1. Wu-Tang Clan - I simply can't think of a better collection of MC's top to bottom. The Wu's roster was pretty ridiculous when you think about it. Everyone brought something a lil bit different to the table, but somehow it still all worked.
2. NWA - I went back and forth on whether to put NWA at Number 1. Ice Cube and Ren were both incredible lyricists and this group spawned a whole generation of rappers. At the end of the day, the Wu did the same thing and I just feel like their music has held up a bit better over. But there's no question NWA had a strong influence on rap.
3. De La Soul - See below.
4. Tribe Called Quest - This was another close call and I could easily flip these two groups out. At the end of the day, I just think Posdunous carries De La over Tribe with strength of his lyrics. Again, a close one.
5. Outkast - The first southern entrants into the list, but there's no denying the strength of Andre 3000 on the mic and Big Boi always did his thing as well.
6. EPMD - Part of me feels like they are too low on this list, but I can't say that they were better lyricists than the other groups on this list.
7. UGK - This pick may seem strange to people who aren't from the South, but UGK has been putting out good music for years. Don't let the southern slang fool you, both Bun B and the late Pimp C were great rappers.
8. The Fugees - Lauryn gets most of the props, but Clef and Pras weren't bad on the mic at all.
9. The Roots - Black Thought carries the day on this one. I debated putting them on the list mainly because so many MC's joined and left the group. But, their music and influence is pretty undeniable.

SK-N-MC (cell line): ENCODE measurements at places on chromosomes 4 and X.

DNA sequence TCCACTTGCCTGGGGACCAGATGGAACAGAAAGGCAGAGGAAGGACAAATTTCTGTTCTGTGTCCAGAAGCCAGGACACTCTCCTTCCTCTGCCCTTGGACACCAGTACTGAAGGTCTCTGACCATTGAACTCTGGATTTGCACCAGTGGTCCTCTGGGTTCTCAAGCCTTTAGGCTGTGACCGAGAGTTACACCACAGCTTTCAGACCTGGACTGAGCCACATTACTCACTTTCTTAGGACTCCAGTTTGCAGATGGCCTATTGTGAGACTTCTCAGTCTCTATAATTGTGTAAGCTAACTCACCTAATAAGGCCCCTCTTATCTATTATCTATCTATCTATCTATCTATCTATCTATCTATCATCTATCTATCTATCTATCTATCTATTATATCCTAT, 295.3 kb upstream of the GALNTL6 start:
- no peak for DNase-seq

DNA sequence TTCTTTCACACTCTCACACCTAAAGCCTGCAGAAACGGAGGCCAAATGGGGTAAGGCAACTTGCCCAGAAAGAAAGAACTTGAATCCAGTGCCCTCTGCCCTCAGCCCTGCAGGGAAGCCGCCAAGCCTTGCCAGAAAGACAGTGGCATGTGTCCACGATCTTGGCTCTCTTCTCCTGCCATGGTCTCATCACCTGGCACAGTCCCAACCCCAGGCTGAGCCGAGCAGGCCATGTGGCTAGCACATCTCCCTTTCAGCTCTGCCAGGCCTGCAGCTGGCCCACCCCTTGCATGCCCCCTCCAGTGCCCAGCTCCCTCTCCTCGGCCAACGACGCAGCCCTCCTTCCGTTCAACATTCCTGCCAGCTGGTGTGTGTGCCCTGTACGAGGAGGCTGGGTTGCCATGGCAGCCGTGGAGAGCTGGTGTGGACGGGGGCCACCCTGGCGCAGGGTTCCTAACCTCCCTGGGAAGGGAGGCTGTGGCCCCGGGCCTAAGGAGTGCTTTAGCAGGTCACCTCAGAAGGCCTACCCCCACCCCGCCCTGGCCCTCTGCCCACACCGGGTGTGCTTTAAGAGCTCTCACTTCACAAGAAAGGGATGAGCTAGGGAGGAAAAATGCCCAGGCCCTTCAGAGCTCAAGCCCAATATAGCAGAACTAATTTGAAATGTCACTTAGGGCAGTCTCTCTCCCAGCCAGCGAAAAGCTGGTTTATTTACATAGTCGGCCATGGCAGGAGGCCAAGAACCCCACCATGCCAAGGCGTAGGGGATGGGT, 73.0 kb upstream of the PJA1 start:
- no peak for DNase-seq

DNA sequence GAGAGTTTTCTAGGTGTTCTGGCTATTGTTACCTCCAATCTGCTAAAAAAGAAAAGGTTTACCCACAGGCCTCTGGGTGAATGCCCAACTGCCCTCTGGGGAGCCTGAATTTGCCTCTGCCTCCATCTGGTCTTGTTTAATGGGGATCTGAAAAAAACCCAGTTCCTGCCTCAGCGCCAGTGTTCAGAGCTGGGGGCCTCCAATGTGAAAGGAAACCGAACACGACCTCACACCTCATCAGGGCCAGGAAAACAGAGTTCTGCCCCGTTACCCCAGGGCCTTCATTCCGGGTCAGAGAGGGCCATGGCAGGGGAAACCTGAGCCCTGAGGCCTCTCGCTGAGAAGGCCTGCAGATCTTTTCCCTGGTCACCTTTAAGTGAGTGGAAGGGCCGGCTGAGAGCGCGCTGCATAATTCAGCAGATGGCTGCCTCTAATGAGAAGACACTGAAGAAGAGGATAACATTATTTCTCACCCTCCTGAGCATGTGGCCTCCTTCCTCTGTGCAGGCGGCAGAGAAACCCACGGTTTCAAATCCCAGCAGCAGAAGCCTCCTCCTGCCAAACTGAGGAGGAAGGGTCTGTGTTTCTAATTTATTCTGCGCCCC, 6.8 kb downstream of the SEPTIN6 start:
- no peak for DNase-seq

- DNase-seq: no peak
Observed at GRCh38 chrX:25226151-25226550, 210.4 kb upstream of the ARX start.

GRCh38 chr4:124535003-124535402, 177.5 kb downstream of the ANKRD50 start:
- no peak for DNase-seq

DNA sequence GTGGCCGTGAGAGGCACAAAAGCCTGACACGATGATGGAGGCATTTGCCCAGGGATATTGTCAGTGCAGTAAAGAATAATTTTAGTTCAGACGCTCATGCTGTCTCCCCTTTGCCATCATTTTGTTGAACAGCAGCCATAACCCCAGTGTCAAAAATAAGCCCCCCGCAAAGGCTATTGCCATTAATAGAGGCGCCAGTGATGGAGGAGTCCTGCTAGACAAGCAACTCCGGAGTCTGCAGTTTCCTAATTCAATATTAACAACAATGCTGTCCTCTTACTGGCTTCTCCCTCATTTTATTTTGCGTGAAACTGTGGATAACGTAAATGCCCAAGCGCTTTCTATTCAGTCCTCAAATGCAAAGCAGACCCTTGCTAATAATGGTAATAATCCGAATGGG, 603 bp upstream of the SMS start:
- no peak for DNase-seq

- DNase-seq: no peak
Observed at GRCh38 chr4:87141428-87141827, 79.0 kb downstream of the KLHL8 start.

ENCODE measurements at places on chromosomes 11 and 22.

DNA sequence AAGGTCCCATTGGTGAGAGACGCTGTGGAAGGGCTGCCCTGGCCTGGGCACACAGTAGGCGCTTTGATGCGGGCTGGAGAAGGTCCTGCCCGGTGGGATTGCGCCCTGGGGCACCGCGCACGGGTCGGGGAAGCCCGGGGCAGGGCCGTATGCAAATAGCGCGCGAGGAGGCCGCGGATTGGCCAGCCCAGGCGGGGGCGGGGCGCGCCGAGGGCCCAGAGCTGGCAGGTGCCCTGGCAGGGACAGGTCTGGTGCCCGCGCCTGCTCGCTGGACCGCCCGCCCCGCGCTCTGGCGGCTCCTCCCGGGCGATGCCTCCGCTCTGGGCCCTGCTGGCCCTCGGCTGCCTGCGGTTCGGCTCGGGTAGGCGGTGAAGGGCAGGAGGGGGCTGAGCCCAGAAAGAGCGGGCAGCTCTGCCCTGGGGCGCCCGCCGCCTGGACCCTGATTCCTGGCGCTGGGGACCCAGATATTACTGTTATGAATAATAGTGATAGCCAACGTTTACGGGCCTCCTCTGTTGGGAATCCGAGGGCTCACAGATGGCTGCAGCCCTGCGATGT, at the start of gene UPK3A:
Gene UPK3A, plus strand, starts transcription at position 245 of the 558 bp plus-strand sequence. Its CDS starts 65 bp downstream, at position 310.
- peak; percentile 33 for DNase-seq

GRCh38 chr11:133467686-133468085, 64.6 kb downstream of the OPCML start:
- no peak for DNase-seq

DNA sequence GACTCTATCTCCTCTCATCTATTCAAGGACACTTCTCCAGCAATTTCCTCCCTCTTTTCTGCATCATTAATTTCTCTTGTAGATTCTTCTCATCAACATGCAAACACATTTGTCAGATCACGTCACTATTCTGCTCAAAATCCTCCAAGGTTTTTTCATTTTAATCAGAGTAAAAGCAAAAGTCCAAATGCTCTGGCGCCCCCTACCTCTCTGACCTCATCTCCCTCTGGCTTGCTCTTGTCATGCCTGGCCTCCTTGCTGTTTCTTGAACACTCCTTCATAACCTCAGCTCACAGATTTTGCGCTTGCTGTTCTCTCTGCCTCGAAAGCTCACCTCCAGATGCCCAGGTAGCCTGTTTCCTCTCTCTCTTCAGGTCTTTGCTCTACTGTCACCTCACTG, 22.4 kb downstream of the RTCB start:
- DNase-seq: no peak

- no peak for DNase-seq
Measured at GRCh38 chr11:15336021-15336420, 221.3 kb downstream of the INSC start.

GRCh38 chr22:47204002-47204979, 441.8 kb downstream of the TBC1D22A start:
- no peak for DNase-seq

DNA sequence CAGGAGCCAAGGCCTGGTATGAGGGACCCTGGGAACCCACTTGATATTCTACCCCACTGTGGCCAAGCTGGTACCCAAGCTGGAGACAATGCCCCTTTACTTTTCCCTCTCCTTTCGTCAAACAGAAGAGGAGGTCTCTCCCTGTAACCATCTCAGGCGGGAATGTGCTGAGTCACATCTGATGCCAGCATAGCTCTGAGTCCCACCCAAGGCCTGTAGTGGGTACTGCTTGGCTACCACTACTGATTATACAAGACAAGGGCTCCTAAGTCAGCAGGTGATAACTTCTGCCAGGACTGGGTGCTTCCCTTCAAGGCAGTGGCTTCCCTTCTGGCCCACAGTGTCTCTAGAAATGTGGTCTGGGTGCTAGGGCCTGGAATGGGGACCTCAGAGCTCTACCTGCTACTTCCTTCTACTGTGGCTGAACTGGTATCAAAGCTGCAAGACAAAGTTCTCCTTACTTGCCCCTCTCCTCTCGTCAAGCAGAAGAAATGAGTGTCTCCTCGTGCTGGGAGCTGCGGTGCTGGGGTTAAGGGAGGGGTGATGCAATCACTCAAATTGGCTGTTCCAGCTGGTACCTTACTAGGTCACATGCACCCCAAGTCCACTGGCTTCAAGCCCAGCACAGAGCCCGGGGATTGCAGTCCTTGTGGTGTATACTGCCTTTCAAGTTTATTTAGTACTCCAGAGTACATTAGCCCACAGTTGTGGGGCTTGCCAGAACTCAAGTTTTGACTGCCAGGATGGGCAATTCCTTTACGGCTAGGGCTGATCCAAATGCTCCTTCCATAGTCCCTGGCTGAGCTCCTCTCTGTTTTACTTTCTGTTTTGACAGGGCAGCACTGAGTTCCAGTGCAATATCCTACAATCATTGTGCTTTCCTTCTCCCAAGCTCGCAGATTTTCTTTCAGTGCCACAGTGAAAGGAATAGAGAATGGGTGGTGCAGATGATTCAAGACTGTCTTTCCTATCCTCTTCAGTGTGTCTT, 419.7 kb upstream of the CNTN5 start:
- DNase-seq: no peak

10. Tie - The Hot Boys, & Bone Thugs - I just couldn't decide between these groups. Most purists will immediately dismiss them because they are commercial, but I honestly have to disagree. I think the individual rappers in these groups were pretty damn good, commercial rap or not, especially The Hot Boys with Wayne, BG and Juvenile. Also, they came with different styles and represented new parts of the rap scene.

Didn't Quite Make It
Black Star - just not enough music as a group, but I love both of these guys.
The Lox - This group just didn't achieve as much as it should have. Strong individual MCs, but not enough memorable music.
G-Unit - I think 50 was actually on to something, but couldn't keep the group together. Young Buck and Game were definitely capable MCs and 50 is 50. Banks was better on the mixtapes than on the albums (at least to me), but could still hold his own and for whatever reason, I just liked Yayo.

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Song that represents how I felt about 2008 - Wu Tang Clan - CREAM

2008 was historic in so many ways it's not even funny.  I've been trying to write down all my emotions about this last year, but it's been pretty difficult.  But today while continuing my quest to get back to my college weight, thing song came up on random.